The way out of recession and a massive state budget deficit, Gov. Tim Pawlenty said Thursday, is to cut business taxes, use new education spending as an incentive for higher performance by teachers and students, and cut state spending on just about everything else, consolidating and restructuring government operations along the way.
That -- along with a reprise of his trademark "don't-raise-taxes" directive -- was the path presented by Pawlenty in his seventh State of the State message. It's a familiar path toward smaller government, not very different from the one Pawlenty has asked Minnesota to walk since 2003. He has met with increasing resistance from a Legislature that has seen gains in Pawlenty's DFL opposition in each of the past three elections.
Nevertheless, Pawlenty asked legislators Thursday for a fresh look at his ideas, not as partisans, but as Minnesotans. DFLers would do well to consider Pawlenty's proposals in that spirit, and in the light of the second supersized state revenue shortfall in this decade. In that light -- and without too much focus on details -- some of his ideas look promising.
That's a big bite at a time when the state deficit exceeds $5 billion. It's based on Pawlenty's position that business taxes are uncompetitively high in Minnesota. At a policy conference Wednesday, legislators heard Moody's economist Steven Cochrane disagree. He pegged state-imposed business costs in Minnesota as slightly below the U.S. average.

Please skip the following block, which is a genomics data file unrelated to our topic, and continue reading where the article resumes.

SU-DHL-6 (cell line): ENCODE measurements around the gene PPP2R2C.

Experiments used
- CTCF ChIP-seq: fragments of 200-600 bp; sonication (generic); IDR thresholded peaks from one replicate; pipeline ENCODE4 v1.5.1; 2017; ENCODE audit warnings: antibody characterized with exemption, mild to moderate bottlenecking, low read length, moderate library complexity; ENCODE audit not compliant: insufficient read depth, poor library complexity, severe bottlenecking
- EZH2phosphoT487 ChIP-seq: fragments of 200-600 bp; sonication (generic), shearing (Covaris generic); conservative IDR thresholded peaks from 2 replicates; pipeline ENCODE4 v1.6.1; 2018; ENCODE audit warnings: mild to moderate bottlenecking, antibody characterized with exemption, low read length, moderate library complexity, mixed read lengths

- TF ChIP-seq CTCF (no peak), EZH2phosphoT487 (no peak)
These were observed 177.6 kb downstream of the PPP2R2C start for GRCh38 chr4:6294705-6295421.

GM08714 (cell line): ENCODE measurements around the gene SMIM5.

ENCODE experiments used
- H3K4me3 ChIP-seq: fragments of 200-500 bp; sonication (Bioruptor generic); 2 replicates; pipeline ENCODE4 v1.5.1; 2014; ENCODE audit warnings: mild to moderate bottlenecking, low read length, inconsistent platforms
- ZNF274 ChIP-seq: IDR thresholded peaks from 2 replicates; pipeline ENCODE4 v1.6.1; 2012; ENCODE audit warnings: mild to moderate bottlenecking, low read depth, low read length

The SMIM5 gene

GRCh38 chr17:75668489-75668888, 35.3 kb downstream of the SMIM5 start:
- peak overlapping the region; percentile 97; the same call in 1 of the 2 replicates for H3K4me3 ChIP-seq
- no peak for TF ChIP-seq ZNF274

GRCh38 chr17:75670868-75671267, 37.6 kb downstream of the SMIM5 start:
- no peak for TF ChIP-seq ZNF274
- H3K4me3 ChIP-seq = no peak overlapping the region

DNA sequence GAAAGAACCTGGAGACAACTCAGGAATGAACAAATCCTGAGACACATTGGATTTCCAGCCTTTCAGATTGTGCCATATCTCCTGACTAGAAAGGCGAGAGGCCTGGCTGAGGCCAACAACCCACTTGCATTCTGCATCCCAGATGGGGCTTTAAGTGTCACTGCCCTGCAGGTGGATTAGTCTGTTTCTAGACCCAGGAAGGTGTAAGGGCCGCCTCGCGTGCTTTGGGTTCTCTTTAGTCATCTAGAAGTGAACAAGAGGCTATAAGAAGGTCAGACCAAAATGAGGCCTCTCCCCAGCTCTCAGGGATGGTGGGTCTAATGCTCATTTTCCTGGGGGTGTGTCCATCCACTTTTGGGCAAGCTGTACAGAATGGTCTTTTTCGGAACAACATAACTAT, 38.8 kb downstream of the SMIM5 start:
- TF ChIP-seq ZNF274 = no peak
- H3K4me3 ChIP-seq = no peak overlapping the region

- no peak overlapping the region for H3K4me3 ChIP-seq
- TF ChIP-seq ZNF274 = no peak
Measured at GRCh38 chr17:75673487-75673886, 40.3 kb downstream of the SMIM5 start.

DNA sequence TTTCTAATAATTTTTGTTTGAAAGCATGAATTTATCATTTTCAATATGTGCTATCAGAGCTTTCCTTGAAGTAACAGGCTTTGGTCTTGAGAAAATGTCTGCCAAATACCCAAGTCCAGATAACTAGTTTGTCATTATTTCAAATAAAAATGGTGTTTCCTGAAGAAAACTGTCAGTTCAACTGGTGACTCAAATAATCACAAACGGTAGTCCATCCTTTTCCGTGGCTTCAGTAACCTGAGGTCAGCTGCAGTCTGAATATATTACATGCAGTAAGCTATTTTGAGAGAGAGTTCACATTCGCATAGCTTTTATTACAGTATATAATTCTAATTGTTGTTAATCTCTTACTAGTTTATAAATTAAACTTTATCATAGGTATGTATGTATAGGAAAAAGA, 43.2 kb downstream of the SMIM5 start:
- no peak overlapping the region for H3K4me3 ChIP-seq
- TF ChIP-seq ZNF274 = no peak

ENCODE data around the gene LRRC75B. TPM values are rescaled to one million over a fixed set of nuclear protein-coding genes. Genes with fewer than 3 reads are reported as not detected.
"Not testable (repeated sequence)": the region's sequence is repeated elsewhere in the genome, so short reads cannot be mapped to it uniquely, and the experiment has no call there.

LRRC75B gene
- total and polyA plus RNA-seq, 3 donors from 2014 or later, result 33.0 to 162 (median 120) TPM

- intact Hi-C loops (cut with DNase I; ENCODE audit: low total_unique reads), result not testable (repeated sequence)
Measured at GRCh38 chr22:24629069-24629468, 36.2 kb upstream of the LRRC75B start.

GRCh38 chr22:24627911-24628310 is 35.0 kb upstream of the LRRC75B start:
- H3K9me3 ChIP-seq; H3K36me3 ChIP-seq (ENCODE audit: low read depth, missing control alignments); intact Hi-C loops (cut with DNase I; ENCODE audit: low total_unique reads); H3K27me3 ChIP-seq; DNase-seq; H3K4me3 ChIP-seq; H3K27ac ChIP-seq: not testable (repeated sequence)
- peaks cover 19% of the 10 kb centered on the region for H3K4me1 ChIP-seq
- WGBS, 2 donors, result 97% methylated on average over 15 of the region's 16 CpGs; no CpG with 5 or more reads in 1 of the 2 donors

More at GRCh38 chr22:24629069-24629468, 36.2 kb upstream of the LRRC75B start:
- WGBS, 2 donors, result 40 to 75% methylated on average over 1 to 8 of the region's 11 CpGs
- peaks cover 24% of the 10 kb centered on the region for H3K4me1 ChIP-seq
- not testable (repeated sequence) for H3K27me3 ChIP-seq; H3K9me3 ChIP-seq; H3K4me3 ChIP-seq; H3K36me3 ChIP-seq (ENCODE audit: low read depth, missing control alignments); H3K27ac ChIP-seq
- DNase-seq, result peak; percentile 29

Yet tax policy experts have been advising for years that the corporate income tax is excessively volatile, easily dodged, expensive to collect and regressive. It falls disproportionately hard on consumers and laborers at the low end of the income spectrum. Some of the same can be said for other taxes paid by business.
That's why some DFLers, including House tax chair Ann Lenczewski, have been urging that Minnesota's budget rely less on corporate income taxes. An attention-getting move in that direction this year might be a strategic advantage for Minnesota.
The test for Pawlenty's business tax proposals -- and for any other legislative idea to stimulate the economy -- should lie in their track record. Does evidence show that they work? Have they been tested and found to achieve the positive results claimed for them?
Results are available for Q Comp, the now-voluntary teacher performance pay program that Pawlenty proposes to expand statewide. More than 60 districts and charter schools use the program now. If their experience has been favorable, Pawlenty is right to want the program to grow.
Similarly, Pawlenty is right to advocate for a larger state investment in education, and for spending that is tied to improved student performance. That's an attempt to maintain Minnesota's clearest economic advantage, its well-educated workforce. Legislators would do well to improve on his notion, and assure that money flows to proven tactics for getting more students through grade 12 and beyond. One obvious strategy: fund high-quality preschool for low-income children.
Legislators should share Pawlenty's interest in streamlining, modernizing and consolidating government's "back room" operations. They should be open to wage strictures for government employees as an alternative to layoffs. They should see and raise Pawlenty's bid to lift mandates on local governments.
If the GOP governor and DFL Legislature find common ground on those things, they will position themselves for creative collaboration on more. That should be among this session's goals. Pawlenty put it well yesterday: "The challenges we face are so large that we'll need the best ideas and best efforts from across the aisle, and across Minnesota."